For Philly I bit the bullet and flew coach. I lucked out for three of the four legs of the flight, having an empty seat next to me in two and a diminutive person in one. In the last leg back, from O'Hare to San Diego, my luck ran out and I was seated in the same row as two other good-sized men. It wasn't as bad as it could have been, though, because I had aisle and the guy next to me had served in Afghanistan. He was used to flying for thousands of miles in a coach seat on a plane packed with nothing but 200-pound men. He compacted his body as much a possible, forgoing the use of both armrests, recognizing the inherently indefensible position of the person in the middle seat. We chatted pleasantly about San Diego, where he was making his first visit, and where I live, and compared it to Flint Michigan, where he lived, and where I have never visited and definitely don't want to. When we got off the plane, I thanked him for his service, and also for keeping his elbow out of my ribs.
So it wasn't the realization of my worst airborne nightmare, which has nothing to do with the wings icing over, or hijackings, or crazy co-pilots flying my aircraft into one of the Alps. It is to be seated next to an obese man. I say man, not women, because an overweight woman is self-conscious about it and will attempt to shrink into her seat. Not so the fat man. Fat guys just billow. And they all seem pretty smug about it, too. You imagine they are laughing internally. "Yeah, I know that's my pancreas in your armpit. Deal with it. Har, har, har."
Because my carry-on had been confiscated by the airline for bulging dangerously over the carry-on limit, I was stuck with the entertainment choices the airline offered on the screen on the back of the seat in front of me. I could pay to watch movies I had already seen, watch TV I had already seen for free, or check out the interactive flight map. I chose the map. I don't know whether that made the flight more interminable or less. You could touch-screen the map to shrink or enlarge it relative to the digital plane on the screen. You could see the whole route, where the digital plane's nose appeared to be in Kansas as soon as you took off from Chicago, or you could shrink it down so you could see how long crossing the country actually takes, even at 471 miles an hour ground speed.
The map gave you that information, along with altitude, time to destination, time at destination and outside temperature if you pushed the right button. You could amuse yourself by thinking "Hah! The pilot promised us a cruising altitude of 36,000 feet and she leveled off at 35, 955 feet and she's keeping it there. Liar, liar, cockpit on fire!" or note that outside the plane's skin it was minus 53 Fahrenheit. "That's brisk," you think, and wish they would turn up the heat.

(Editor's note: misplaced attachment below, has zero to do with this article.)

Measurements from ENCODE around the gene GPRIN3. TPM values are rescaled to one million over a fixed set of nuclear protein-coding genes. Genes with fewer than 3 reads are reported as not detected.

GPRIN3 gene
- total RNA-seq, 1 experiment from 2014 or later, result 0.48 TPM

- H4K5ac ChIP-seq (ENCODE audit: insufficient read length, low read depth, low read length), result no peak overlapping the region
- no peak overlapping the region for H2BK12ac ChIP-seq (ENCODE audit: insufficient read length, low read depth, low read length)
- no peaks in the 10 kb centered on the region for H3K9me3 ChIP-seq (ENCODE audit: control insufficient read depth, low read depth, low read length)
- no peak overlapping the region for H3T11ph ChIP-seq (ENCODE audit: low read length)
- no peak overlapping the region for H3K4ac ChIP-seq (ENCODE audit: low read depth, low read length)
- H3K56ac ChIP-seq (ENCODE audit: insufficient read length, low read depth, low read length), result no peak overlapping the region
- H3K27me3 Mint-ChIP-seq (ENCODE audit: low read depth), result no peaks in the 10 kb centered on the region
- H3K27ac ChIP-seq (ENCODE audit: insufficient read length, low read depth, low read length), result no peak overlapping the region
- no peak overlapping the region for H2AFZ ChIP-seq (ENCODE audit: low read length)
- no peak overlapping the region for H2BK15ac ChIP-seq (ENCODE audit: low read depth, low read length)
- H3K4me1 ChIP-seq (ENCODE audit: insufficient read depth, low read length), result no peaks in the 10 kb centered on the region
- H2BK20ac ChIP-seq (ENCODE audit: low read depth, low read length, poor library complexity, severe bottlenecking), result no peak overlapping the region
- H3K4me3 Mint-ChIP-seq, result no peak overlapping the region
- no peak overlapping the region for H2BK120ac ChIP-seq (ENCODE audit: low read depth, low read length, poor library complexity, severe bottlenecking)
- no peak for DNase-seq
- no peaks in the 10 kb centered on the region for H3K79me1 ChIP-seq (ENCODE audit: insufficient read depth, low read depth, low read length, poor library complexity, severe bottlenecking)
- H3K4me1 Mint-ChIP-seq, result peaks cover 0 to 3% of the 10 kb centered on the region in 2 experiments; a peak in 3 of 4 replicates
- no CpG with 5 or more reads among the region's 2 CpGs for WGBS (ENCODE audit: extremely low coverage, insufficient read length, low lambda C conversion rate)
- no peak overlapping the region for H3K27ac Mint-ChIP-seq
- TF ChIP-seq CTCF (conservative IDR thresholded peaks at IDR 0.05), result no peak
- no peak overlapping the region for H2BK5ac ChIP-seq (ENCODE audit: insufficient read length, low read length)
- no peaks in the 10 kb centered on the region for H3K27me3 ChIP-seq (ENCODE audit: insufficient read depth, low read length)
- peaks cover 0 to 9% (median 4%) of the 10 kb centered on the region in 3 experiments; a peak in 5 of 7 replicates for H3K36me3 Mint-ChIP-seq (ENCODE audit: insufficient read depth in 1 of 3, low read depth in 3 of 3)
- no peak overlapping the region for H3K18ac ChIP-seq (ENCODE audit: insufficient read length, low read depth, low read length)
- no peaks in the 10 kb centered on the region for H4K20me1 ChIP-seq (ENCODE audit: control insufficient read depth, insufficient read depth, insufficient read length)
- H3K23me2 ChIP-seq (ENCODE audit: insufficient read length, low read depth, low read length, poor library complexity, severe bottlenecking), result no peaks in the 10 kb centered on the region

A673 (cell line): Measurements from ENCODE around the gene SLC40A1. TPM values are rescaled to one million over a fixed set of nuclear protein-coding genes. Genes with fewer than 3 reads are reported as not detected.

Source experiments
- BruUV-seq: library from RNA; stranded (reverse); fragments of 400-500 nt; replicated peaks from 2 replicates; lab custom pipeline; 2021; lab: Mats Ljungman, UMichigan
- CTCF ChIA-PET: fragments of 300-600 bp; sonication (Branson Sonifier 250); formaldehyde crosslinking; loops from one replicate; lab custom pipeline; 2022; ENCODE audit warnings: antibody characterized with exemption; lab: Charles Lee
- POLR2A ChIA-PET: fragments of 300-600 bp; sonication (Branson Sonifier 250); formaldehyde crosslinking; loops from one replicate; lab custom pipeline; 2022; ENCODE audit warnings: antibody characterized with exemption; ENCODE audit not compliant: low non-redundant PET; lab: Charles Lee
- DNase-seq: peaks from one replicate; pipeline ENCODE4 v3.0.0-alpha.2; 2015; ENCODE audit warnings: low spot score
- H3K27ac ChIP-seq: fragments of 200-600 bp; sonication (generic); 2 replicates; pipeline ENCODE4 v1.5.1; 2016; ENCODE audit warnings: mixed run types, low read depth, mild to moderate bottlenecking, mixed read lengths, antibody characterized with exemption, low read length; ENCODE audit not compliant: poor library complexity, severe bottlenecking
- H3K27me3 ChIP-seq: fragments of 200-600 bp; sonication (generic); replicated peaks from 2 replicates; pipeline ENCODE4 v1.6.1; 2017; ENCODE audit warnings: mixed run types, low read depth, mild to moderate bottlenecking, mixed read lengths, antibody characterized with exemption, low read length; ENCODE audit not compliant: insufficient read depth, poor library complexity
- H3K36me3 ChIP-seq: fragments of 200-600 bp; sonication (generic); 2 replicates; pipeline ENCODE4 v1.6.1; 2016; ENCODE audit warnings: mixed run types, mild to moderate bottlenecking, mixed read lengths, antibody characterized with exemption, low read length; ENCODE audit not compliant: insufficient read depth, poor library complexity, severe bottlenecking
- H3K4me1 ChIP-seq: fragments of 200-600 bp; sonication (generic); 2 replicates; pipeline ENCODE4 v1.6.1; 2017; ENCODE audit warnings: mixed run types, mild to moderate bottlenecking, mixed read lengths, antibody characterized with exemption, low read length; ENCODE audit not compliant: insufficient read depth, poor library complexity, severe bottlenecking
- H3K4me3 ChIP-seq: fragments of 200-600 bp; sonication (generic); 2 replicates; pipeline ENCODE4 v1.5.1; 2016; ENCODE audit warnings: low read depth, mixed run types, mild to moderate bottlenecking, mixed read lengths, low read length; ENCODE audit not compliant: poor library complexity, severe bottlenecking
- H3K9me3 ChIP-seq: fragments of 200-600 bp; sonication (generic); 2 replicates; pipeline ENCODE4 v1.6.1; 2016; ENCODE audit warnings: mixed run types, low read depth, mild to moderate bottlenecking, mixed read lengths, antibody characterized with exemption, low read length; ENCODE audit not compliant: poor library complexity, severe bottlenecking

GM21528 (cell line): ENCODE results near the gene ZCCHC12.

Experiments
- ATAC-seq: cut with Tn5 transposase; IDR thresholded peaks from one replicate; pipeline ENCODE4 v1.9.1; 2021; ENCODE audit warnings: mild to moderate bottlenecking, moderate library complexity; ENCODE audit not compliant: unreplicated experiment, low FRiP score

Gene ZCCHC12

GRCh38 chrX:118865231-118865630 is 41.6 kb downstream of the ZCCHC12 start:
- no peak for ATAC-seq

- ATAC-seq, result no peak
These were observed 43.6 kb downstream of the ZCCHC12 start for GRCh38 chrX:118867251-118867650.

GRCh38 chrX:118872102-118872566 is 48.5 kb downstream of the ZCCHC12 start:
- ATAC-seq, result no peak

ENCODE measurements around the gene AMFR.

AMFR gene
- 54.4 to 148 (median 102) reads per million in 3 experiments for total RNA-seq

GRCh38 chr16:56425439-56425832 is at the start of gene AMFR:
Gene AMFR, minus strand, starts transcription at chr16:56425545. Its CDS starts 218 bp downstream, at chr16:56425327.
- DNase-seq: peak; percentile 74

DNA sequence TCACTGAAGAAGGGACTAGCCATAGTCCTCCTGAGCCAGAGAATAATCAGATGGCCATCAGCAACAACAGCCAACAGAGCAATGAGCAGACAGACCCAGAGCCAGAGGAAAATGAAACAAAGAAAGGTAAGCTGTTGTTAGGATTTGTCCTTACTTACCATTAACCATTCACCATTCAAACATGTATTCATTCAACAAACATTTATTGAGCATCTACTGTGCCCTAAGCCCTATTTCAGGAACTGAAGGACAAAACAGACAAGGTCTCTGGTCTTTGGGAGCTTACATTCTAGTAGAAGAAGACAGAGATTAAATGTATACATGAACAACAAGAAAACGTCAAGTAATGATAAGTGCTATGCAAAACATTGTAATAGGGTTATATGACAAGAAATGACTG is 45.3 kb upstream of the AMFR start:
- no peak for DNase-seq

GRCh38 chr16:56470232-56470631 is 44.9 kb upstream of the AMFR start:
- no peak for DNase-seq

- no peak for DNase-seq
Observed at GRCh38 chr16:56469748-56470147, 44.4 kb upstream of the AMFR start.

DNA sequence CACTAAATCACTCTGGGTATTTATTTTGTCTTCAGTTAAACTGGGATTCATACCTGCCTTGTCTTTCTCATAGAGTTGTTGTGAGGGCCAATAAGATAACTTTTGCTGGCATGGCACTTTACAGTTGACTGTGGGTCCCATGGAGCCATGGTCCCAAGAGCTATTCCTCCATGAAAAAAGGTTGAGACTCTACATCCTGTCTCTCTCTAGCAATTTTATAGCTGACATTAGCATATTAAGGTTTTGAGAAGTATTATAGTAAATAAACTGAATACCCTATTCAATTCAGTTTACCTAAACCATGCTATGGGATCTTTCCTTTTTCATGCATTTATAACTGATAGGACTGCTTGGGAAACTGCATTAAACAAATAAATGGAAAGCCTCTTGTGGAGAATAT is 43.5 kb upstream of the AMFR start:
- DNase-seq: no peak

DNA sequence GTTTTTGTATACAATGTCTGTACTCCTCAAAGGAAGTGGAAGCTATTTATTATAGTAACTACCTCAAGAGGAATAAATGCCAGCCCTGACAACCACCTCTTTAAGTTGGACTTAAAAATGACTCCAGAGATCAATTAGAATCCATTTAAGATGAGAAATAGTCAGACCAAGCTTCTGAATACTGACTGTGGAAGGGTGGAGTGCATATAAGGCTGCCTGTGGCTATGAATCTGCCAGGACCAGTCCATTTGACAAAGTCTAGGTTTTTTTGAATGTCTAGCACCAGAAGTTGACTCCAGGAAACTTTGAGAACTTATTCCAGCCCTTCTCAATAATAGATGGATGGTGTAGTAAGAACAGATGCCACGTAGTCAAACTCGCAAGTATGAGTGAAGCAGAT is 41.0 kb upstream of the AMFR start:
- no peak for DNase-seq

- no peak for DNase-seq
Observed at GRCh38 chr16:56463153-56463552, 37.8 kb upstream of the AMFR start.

The map would give you a simulated view out of the left side of the aircraft, the right side of the aircraft, or the cockpit. Towns like North Platte, Nebraska and Independence, Missouri simulated on by. Having only ever lived on the Right or Left Coasts my whole life, I have a natural disdain for the flyover states, for two reasons. First, I've been to most of them and second, it's one of the few nasty prejudices left that it's still socially acceptable to harbor. I narrated the map to myself. "On the right side of the aircraft we have A Big Mess of Nothing. On the left, A Big Mess of Nothing With Confederate Flags."
The cockpit view was ridiculously optimistic. Even from 35, 955 feet, I doubt you can see San Diego from the Arizona—New Mexico border, but the simulation promised you could, just to remind you we were getting there.
I found another button that would make the map give you the distances to the closest two towns. This provided another scant second or so of amusement. "Look, we're 122 miles away from Silver City, New Mexico. Just where I've always dreamed of being at this point in my life."
But eventually, we arrived. I untangled myself from the ex-military guy, grabbed the twenty Philly soft pretzels my beloved demands as the price for not taking her along on my trip to the Big Cheesesteak from the overhead compartment and—bonus—my forcibly checked bag slid down the baggage claim first.
Good to be home.